Quick Offload: Forza Horizon 3 is a celebration, a eulogy

GTRXU1.jpgAustralia’s car industry is dying. As the gradual removal of tariffs kicked off by Prime Minister Hawke began to bite, and in more recent times fiscal prudence forcing Governments to question financial support, the car industry was at a cross-roads. And by the end of 2017 our once great car manufacturing sub-sector will be in Australian history’s rear-vision mirror. Toyota, Holden and Ford, all gone.

In short: neoliberalism and the laissez-faire hasn’t been kind to Australia’s car industry.

I was one of those people who questioned Government’s insistence on supporting an industry that was for all intents and purposes, uneconomic. And economic theory – nay economic sense – backs that assertion. Australia’s high wage costs, lack of economies of scale, cost of inputs and decline of sales of domestically-built vehicles all contributed to an industry that in aggregate couldn’t compete with cheap imports. So policymakers and industry cut their losses and pulled out of Australia. Rightly or wrongly Australia will no longer a car-producing nation.

Forza Horizon 3 and its Australian setting is a celebration of an industry – but more important a culture – that is a ghost of its former self. I’ve written before about how intertwined car culture is in Australia’s psyche and I’m convinced a lot of that is to do with just how unique it is. Yell “Brockie” from the footpath anywhere in Australia, much less my hometown of Adelaide, and it’ll undoubtedly be acknowledged with “yeah mate!” or “Legend!” from passersby. And flash a photo of his GTR-XU1 and it might induce convulsions.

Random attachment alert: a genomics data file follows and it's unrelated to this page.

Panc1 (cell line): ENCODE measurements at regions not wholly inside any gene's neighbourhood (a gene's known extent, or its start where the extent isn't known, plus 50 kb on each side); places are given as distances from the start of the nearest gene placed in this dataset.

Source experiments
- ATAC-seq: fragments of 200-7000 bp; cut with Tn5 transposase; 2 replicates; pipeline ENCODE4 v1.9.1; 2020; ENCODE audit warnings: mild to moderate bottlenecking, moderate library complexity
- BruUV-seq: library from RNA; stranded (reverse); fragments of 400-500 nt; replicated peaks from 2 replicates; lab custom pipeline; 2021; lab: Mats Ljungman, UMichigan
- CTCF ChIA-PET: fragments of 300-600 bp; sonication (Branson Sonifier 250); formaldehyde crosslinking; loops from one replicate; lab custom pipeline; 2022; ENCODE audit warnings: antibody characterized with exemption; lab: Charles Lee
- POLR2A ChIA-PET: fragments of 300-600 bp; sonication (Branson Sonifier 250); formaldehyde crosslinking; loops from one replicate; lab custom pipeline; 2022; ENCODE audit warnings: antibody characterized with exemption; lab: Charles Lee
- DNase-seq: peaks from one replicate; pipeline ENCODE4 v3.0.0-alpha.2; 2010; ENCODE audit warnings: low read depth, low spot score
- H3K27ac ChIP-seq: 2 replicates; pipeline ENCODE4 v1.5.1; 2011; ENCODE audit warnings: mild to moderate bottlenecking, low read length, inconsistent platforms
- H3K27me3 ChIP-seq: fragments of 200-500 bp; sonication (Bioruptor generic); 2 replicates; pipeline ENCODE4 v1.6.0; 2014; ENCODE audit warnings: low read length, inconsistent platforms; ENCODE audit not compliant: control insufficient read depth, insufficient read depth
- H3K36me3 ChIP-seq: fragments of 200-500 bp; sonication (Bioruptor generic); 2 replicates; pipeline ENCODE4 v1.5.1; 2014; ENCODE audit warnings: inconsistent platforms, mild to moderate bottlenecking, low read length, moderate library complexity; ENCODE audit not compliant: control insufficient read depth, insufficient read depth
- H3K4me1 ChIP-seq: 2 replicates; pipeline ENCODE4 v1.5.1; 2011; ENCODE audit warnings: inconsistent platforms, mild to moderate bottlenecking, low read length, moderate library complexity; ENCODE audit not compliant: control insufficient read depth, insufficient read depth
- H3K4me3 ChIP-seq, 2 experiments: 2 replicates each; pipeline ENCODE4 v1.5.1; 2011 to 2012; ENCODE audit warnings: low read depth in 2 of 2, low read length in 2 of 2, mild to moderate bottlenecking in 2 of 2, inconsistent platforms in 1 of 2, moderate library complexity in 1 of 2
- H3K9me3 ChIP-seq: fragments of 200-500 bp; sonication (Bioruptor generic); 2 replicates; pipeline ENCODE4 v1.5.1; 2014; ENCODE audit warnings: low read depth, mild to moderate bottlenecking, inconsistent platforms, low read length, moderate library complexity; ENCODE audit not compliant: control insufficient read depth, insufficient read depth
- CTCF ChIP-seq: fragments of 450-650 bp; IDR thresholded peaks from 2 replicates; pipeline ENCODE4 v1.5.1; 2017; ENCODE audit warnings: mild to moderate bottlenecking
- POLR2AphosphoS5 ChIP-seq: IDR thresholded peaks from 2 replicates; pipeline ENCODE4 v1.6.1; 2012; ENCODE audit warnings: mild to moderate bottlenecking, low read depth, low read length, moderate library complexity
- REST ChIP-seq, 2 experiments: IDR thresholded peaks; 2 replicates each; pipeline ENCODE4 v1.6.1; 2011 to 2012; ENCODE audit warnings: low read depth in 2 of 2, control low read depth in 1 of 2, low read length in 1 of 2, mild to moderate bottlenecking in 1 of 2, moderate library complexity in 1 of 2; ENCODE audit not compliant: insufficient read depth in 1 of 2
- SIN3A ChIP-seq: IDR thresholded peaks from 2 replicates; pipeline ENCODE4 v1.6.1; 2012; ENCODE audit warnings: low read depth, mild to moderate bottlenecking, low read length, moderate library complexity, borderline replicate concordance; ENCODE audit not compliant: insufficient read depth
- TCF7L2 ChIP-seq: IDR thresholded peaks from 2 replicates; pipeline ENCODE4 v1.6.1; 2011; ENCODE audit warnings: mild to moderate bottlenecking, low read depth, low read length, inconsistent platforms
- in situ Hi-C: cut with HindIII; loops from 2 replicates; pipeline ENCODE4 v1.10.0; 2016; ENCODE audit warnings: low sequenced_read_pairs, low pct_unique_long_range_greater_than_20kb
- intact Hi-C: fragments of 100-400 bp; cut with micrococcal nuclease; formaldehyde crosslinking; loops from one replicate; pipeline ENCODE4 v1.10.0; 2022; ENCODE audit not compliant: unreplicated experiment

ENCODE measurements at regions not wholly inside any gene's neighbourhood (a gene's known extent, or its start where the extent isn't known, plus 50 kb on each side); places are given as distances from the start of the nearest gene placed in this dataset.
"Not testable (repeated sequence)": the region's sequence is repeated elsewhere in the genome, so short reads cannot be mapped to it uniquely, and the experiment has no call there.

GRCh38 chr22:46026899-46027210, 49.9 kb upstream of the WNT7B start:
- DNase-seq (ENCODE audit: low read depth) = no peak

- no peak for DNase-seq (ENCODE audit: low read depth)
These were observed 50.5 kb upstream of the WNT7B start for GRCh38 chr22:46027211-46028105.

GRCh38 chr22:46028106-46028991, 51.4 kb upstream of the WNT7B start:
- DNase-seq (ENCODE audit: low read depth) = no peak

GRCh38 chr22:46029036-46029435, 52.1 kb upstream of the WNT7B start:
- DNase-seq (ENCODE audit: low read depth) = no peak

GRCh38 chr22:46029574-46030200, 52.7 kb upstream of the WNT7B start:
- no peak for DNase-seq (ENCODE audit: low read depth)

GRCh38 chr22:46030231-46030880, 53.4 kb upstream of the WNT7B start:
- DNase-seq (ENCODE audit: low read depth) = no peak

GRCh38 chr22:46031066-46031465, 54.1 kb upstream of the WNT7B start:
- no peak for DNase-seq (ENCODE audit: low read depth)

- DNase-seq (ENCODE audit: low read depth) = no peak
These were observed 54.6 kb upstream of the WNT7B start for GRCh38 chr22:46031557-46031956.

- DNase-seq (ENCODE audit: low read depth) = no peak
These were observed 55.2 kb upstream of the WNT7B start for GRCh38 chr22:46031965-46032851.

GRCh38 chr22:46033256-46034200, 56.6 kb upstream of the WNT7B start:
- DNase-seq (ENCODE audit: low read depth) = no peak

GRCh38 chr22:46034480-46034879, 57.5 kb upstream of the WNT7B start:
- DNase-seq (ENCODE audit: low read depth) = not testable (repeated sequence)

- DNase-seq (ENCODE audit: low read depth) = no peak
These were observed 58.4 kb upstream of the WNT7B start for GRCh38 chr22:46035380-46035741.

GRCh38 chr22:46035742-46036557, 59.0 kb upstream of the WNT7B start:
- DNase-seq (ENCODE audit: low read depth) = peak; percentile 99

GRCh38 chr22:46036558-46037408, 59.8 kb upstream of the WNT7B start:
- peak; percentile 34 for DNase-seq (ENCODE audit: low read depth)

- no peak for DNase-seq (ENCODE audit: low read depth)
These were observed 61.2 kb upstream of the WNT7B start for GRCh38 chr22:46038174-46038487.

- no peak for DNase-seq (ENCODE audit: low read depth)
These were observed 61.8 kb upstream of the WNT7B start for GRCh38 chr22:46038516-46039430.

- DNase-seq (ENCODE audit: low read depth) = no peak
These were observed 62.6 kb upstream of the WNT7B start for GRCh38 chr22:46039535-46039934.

But, like a lot of things in this great southern land, these things are all pretty much unknown to the rest of the world. The moment you step into the 2016 HSV Maloo GTS to ‘upgrading’ to a Holden Torana A9X it becomes clear that Horizon 3 pays homage, not just to our country’s natural beauty,  but its unique automotive scene too. A scene that – with the last Ford Falcon already rolling off the line in Geelong and the last Australian built Commodore due in 2017 – is at risk of disappearing altogether. And taking everything built around it, with it.

And its for this very reason I’m lamenting the loss of our automotive industry. Because while it may not be economic, cultural output seldom is. And Forza Horizon 3 makes it very clear that, above all else, our car culture is something we should value and cherish as uniquely Australia

 

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Quick Offloads are short posts when we need to get things off of our chests – or bonnets in this case – but don’t want to make a federal issue out of it.  But feel free to play armchair economist, neoliberal critic or rip-roaring union commie in the comments section. Or, y’know, just pay your respect to the Australian car industry, R.I.P.

2 Comments

  1. Thanks for the insightful read! Sad to hear. While not an ardent “car guy” myself, I grew up under the tutelage of one here in the States and have admired some of Australia’s domestics from of afar.

    1. Yeah we’ve had some beauties over the years; due in large part to the Motorsport culture that permeates through the country. The 70’s-90’s were the glory days from where I sit: but having ridden in a modern HSV GTS, that engineering nous is still here somewhere

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